Updated: Sep 3, 2019
If you follow me on social media, you will know that I just announced my first solo exhibit, coming in the spring of 2021! As an emerging artist, this is a really big deal. It essentially means that someone is taking a leap and trusting that you, as an artist. can create an interesting and conceptual body of work that will fill an entire gallery space and attract people who will find it interesting and engaging (no pressure right! gulp).
It may seem like a long ways away, but the amount of planning and work that will go into this exhibit means that I need to get moving in order to make the exhibit what I want it to be...nothing short of amazing.
The concept for my exhibit is "Coexistence", and I would like to challenge the viewers to really examine their own perceptions and biases that they bring to certain wildlife species that tend to often be in conflict with humans. What social factors give you a visceral response to that porcupine hanging out in your backyard, or the skunk walking across the pathway? There are many rural and urban wildlife species that I will be exploring through this project.
I will be going into more detail in future blog posts around the concept and some of the reasons why I feel so passionate about this particular topic and I will go more in depth into some of the stories I have around human-wildlife conflict. However I have had a few artists ask me how I secured a solo exhibit so I thought I'd share some thoughts.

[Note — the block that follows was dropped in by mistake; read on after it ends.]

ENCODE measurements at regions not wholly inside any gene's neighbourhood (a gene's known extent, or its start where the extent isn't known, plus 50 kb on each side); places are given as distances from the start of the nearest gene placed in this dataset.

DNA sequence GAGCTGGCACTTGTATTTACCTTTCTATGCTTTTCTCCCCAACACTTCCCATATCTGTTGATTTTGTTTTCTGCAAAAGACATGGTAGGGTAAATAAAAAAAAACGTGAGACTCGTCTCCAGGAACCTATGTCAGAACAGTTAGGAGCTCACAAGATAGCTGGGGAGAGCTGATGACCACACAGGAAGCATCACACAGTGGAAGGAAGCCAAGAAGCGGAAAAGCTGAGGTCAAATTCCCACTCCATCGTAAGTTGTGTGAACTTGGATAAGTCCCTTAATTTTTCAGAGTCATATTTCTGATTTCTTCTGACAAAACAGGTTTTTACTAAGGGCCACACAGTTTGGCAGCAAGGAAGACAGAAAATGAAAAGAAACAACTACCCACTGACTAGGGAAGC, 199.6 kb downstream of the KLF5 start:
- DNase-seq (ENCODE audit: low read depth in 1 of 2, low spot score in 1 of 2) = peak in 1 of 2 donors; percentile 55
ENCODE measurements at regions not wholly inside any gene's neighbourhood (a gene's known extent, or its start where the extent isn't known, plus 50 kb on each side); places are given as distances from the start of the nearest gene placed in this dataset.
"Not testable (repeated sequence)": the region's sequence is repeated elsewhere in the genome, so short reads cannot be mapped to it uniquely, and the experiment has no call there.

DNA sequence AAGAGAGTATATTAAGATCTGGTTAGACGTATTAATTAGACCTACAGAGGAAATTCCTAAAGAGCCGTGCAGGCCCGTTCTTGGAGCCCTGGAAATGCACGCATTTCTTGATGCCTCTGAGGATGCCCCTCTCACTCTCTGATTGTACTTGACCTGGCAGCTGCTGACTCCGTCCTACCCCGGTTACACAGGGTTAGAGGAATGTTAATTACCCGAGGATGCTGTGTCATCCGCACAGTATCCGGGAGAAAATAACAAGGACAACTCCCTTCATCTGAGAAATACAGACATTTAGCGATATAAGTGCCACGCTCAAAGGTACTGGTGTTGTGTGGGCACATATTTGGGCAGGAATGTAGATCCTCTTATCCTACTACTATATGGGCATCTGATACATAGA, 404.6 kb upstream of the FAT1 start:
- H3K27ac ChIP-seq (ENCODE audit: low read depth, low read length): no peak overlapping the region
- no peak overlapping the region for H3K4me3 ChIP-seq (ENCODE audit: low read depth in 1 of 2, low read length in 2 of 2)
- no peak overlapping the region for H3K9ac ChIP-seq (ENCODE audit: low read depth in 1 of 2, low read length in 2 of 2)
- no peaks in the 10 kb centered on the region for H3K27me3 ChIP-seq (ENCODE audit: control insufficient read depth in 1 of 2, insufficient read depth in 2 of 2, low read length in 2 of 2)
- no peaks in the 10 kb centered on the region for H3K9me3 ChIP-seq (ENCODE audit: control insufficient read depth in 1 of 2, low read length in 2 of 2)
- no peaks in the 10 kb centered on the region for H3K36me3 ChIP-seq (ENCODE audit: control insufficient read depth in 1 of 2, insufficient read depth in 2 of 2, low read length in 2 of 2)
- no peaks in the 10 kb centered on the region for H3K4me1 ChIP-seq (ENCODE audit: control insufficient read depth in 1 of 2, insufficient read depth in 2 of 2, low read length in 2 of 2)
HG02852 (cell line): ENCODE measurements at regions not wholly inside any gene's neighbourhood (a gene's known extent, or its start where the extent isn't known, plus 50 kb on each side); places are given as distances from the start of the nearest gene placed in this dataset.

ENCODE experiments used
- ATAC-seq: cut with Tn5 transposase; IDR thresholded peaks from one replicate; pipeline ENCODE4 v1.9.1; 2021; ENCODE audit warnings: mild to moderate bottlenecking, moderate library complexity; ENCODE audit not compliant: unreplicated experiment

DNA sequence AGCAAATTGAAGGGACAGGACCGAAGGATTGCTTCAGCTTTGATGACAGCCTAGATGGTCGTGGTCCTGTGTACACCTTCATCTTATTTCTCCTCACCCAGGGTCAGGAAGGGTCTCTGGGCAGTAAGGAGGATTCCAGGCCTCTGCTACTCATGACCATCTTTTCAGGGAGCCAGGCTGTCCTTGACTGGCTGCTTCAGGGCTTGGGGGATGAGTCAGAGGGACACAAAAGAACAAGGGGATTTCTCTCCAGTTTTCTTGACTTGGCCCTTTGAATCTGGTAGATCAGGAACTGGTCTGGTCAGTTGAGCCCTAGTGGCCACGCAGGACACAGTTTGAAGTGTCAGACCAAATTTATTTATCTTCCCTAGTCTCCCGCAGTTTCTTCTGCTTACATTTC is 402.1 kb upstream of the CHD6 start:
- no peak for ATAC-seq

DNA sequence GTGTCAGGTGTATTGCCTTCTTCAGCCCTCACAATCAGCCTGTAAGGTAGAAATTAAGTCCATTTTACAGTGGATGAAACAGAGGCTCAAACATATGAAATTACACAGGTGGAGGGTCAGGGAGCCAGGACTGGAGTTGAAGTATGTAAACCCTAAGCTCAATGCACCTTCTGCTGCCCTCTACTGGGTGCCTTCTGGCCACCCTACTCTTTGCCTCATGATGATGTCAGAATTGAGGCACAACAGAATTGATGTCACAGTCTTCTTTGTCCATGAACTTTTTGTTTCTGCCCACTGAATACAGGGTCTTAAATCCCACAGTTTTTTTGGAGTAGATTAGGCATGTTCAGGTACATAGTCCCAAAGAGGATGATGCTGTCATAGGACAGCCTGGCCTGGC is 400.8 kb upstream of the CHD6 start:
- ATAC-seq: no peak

First of all, it has really come down to relationships. I have worked hard to be professional and engage in an artistic community since I first picked up a paintbrush. I volunteer, I engage, and I consistently take classes and go to events or exhibits in a few places I support and that have in turn supported me. I follow the rules when I participate in sales (packaging, dropping off, deadlines etc.), I am professional and I do not speak negatively of others. I now have a network of people willing to not only allow me to do an exhibit, but to support me in figuring out how to do the exhibit and to mentor me in key areas I need to learn (grant writing, conceptual planning, new artistic skills, etc.).
Secondly, I did my homework. I initially decided to do a body of work to apply for a grant, however now I will do this exhibit regardless of whether or not the grant comes in. Before I approached the gallery, I knew what I needed for the grant, what were eligible expenses, what I needed from them, I had a very detailed concept and I had already begun talking to key partners and potential mentors. I had ideas on programming that could be available over the course of the exhibit and I knew from talking to many friends and family that the concept was one that many people would be interested in.
And finally, I am willing to take advice. I have been seeking out some key artists and wildlife specialists and keeping my ears (and mind) open and my pen handy. I am not caught up in thinking I know it all, and I am not only open minded but humbled by how many people are willing to come on board and be a part of this.
I am anxiously diving into this journey that I know will grow me as an artist and a person, and I look forward to sharing with you as I meander along this path!
Please leave any questions below and I will be happy to answer them!